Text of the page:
10:00 – 17:00Today at the Château de Prangins
Château de Prangins has cleared out its basement to make way for a completely new exhibition for families, in the form of a role play focusing on travel in Switzerland and means of transport from the 18th to the 20th century. It is an innovative way for visitors to immerse themselves in the Switzerland of days gone by and take a trip through a wide variety of landscapes. The exhibition will be inaugurated on 11 October from 14:00., with a festive event for families featuring lots of games and entertainments (admission free, masks must be worn).
Are museums really boring, dusty, serious places? Far from it! For the first time in Switzerland, a museum is launching a permanent exhibition in the form of a role play specially designed for very young visitors, with two levels to choose from in four languages (French, English, German, Italian): one for children aged 4 to 10 and the other for ages 11 and above.
The exhibition puts the visitor centre stage to create an immersive experience that is different each time, depending on the choices players make as they go along. It can take anything from 5 to 20 minutes to play through each scenario.
Surrounded by authentic objects from the 18th, 19th and 20th centuries - from spectacular exhibits such as Pictet's coach to striking items such as a cardboard model of a boat and the poignancy of children's patched-up shoes as well as parlour games and souvenir plates - visitors can pretend to be a nobleman surveying his estate in a carriage, a young Englishwoman passing through Switzerland on the way back from the Grand Tour (the educational trip undertaken by young people from wealthy families), or a child from Ticino setting off to sweep chimneys in Milan, and experience a journey through Switzerland motivated by either pleasure or necessity.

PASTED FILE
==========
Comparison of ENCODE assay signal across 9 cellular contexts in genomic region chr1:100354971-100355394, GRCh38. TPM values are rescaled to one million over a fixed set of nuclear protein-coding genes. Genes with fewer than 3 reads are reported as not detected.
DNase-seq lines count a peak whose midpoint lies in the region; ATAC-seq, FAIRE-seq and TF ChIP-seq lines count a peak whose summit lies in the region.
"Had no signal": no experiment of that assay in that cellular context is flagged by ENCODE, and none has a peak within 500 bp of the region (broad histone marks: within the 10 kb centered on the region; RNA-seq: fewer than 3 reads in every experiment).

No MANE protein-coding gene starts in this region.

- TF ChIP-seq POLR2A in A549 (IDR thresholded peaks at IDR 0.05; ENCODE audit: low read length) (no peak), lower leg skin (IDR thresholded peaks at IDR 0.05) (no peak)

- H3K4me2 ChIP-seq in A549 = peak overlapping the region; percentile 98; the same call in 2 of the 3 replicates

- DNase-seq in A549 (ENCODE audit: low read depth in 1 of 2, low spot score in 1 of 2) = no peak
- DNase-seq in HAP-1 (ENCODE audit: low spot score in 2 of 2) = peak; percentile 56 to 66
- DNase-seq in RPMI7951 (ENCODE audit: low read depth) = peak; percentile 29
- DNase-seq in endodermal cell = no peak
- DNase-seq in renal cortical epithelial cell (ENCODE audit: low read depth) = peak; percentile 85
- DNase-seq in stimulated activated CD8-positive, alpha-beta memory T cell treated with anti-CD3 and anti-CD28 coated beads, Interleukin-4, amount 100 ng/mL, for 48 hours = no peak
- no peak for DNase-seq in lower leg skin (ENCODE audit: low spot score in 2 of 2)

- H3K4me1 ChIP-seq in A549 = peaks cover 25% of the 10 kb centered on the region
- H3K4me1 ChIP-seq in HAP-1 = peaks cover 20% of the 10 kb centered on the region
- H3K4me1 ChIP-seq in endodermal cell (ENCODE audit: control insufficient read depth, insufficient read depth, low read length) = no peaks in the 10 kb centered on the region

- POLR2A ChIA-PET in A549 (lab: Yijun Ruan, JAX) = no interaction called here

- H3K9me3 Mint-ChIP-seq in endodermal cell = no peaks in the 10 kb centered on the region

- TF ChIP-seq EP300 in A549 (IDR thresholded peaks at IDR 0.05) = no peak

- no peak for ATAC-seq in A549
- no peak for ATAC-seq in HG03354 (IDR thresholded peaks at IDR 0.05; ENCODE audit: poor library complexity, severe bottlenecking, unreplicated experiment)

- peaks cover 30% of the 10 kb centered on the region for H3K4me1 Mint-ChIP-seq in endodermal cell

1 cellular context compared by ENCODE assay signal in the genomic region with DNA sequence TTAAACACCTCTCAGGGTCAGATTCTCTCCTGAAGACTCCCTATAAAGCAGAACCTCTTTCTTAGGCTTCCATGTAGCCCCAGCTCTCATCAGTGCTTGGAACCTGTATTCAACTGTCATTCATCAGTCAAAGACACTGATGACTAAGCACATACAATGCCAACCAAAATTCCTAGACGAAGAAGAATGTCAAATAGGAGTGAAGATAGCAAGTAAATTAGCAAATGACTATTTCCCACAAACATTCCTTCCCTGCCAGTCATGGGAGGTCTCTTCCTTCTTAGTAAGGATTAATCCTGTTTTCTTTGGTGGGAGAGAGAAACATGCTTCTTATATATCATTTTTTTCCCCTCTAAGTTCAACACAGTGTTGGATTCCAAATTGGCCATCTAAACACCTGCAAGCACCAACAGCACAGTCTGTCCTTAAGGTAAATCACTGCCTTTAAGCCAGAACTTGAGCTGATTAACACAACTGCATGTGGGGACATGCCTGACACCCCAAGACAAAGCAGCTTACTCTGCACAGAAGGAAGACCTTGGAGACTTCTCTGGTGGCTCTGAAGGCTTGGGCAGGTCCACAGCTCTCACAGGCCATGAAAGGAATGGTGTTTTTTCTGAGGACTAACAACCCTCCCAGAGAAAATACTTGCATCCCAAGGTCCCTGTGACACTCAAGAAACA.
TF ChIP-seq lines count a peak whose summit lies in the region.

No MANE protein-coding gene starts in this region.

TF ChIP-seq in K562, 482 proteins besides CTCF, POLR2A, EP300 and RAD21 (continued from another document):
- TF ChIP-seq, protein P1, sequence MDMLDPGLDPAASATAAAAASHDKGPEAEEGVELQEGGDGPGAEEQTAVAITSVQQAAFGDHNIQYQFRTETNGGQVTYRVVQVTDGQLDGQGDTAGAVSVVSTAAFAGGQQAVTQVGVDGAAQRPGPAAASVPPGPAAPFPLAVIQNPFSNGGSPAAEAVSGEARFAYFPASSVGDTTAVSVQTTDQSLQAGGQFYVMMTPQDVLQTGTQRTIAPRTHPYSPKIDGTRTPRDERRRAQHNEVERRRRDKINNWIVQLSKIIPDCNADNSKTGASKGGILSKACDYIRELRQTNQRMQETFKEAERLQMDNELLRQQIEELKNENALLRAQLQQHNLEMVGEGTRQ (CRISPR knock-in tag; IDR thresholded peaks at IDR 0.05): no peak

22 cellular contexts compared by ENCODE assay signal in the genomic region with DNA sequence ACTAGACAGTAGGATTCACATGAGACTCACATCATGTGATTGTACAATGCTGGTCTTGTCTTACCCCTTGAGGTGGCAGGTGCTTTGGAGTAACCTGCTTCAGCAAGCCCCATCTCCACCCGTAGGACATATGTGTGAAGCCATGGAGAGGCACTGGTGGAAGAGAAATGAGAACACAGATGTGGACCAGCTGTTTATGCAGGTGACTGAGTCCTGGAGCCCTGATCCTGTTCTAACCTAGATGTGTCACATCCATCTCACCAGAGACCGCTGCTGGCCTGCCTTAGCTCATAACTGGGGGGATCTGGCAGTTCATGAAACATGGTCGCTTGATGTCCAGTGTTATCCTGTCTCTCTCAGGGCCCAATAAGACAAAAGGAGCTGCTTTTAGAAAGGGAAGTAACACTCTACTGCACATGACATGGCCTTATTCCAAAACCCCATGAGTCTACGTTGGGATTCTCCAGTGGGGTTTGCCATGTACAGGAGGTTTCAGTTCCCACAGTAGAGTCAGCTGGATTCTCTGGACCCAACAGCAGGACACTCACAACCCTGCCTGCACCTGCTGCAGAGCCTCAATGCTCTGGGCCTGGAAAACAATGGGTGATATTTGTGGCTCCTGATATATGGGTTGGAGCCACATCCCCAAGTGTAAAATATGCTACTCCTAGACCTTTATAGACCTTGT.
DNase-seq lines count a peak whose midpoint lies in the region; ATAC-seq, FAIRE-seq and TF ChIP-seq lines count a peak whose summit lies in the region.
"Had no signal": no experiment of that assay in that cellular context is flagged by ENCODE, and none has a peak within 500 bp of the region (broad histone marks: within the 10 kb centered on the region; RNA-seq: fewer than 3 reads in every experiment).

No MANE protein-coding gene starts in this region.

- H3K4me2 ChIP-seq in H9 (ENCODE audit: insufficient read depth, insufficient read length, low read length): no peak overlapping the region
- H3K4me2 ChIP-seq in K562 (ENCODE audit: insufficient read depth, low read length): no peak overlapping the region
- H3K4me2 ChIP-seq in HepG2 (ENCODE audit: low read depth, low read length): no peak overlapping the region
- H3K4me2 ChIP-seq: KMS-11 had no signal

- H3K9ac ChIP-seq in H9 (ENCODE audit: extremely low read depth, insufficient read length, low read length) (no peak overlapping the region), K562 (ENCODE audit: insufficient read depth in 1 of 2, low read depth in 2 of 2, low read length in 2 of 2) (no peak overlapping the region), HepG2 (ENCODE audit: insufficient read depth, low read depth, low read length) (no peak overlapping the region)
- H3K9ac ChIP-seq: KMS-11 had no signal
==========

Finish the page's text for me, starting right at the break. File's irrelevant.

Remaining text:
Each visitor can play the parts of nine individuals in total from three eras - the 18th, 19th and 20th centuries - travelling around using means of transport from the time, starting with a stage coach and a boat before moving on to a train and a paddle steamer.
A railway station platform with a music box and clock, a landing stage with a souvenir kiosk and a funicular station are just some of the sets that bring to life the places where people wait before continuing their journey.
For the youngest visitors, there are items to play with: a stereoscope - the ancestor of 3D glasses - an interactive model funicular and a revolving postcard stand full of useful advice on how to complete the game!
Exhibition curators: Marie-Hélène Pellet and Ana Vulić